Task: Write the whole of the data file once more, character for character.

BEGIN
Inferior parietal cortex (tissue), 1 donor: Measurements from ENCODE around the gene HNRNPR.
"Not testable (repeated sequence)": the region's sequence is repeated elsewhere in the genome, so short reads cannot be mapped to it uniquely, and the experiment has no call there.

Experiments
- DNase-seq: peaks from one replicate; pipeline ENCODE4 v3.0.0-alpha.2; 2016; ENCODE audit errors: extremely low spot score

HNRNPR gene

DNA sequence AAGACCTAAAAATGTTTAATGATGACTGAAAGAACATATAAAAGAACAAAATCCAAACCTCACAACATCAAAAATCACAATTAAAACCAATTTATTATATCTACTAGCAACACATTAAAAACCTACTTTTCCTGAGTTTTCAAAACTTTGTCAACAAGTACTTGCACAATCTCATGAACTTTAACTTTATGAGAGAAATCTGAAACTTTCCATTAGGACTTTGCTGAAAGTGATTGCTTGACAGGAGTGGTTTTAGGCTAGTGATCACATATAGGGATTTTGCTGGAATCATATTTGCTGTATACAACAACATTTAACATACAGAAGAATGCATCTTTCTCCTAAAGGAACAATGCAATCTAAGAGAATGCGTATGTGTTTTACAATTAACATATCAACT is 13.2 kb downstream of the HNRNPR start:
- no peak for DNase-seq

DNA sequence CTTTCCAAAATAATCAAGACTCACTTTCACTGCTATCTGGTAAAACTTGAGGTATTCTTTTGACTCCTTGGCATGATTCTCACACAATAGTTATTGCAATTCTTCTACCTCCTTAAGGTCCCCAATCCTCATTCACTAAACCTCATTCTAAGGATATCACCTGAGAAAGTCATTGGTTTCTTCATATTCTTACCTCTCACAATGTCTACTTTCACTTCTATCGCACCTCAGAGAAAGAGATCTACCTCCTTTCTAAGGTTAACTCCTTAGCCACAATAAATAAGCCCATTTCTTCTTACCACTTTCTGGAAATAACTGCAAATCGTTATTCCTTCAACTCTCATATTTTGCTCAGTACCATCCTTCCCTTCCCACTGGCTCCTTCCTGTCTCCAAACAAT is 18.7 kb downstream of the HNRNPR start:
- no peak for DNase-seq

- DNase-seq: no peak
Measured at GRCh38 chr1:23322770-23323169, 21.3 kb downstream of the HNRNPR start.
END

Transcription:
Inferior parietal cortex (tissue), 1 donor: Measurements from ENCODE around the gene HNRNPR.
"Not testable (repeated sequence)": the region's sequence is repeated elsewhere in the genome, so short reads cannot be mapped to it uniquely, and the experiment has no call there.

Experiments
- DNase-seq: peaks from one replicate; pipeline ENCODE4 v3.0.0-alpha.2; 2016; ENCODE audit errors: extremely low spot score

HNRNPR gene

DNA sequence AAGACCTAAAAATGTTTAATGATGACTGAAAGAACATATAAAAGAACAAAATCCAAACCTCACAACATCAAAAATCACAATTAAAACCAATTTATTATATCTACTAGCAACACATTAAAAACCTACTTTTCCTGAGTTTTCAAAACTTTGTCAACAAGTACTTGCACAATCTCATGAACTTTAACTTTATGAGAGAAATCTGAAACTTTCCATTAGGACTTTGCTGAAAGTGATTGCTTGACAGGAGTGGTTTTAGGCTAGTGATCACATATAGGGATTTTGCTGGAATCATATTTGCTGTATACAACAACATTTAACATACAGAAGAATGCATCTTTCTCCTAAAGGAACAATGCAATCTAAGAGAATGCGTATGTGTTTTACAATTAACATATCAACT is 13.2 kb downstream of the HNRNPR start:
- no peak for DNase-seq

DNA sequence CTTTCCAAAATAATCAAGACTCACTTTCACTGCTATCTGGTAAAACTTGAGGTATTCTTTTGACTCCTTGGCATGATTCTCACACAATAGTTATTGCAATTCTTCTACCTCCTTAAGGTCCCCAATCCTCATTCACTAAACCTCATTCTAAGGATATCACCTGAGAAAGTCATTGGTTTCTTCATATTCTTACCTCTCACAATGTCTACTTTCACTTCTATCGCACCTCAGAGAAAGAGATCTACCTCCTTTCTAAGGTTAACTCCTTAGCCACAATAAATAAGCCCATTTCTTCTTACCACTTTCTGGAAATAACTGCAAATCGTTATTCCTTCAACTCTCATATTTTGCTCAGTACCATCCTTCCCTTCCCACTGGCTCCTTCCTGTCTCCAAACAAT is 18.7 kb downstream of the HNRNPR start:
- no peak for DNase-seq

- DNase-seq: no peak
Measured at GRCh38 chr1:23322770-23323169, 21.3 kb downstream of the HNRNPR start.